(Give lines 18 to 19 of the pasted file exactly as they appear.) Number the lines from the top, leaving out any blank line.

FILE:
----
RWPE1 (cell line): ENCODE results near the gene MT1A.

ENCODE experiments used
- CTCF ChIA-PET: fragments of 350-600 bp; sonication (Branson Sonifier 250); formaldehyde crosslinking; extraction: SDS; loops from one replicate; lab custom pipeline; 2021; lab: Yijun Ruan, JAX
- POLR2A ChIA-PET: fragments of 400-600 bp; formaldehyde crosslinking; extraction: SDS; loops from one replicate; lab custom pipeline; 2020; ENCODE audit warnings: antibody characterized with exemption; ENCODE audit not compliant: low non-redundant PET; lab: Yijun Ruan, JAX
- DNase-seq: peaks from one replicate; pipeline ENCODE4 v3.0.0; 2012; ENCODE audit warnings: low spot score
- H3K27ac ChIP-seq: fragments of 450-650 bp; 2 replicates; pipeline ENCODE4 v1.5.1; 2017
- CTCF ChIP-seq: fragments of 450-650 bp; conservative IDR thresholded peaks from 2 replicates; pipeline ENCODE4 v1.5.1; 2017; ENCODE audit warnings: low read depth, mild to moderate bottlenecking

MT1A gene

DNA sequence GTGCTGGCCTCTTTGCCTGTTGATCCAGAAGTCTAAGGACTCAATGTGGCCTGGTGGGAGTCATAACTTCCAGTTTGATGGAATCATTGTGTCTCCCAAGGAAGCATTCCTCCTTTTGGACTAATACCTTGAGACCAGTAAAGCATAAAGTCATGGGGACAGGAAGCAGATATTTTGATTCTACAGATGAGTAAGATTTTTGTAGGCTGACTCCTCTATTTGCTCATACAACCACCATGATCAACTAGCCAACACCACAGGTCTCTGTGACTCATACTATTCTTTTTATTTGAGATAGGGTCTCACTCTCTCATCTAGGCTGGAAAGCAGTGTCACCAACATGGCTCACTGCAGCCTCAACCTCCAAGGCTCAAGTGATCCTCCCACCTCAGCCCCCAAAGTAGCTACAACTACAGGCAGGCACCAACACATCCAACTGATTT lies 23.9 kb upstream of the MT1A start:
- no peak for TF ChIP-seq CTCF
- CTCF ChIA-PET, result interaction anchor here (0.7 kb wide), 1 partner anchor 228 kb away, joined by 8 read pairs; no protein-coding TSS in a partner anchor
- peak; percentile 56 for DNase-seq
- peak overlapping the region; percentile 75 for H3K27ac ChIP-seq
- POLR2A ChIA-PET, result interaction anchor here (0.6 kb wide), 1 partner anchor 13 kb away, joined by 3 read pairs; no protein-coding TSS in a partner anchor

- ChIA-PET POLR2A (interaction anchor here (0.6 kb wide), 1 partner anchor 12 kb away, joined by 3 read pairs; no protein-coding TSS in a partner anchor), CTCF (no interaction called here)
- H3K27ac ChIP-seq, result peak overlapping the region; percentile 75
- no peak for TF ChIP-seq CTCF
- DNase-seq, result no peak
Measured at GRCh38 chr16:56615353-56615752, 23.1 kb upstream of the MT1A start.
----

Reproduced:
- DNase-seq, result no peak
Measured at GRCh38 chr16:56615353-56615752, 23.1 kb upstream of the MT1A start.